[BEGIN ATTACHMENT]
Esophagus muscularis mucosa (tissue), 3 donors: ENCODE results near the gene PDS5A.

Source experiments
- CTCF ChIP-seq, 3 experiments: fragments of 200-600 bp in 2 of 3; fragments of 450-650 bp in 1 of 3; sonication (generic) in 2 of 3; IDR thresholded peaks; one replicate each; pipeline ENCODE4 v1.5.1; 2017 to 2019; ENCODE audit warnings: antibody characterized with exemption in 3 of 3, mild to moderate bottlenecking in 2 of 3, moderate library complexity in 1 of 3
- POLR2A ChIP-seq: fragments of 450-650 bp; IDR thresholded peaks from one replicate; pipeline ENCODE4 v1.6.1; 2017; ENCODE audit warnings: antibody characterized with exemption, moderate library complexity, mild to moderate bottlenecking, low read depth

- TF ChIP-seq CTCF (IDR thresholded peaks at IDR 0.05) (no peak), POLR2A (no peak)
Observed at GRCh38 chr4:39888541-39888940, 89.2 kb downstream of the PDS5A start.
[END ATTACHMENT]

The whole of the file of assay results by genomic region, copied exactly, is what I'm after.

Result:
Esophagus muscularis mucosa (tissue), 3 donors: ENCODE results near the gene PDS5A.

Source experiments
- CTCF ChIP-seq, 3 experiments: fragments of 200-600 bp in 2 of 3; fragments of 450-650 bp in 1 of 3; sonication (generic) in 2 of 3; IDR thresholded peaks; one replicate each; pipeline ENCODE4 v1.5.1; 2017 to 2019; ENCODE audit warnings: antibody characterized with exemption in 3 of 3, mild to moderate bottlenecking in 2 of 3, moderate library complexity in 1 of 3
- POLR2A ChIP-seq: fragments of 450-650 bp; IDR thresholded peaks from one replicate; pipeline ENCODE4 v1.6.1; 2017; ENCODE audit warnings: antibody characterized with exemption, moderate library complexity, mild to moderate bottlenecking, low read depth

- TF ChIP-seq CTCF (IDR thresholded peaks at IDR 0.05) (no peak), POLR2A (no peak)
Observed at GRCh38 chr4:39888541-39888940, 89.2 kb downstream of the PDS5A start.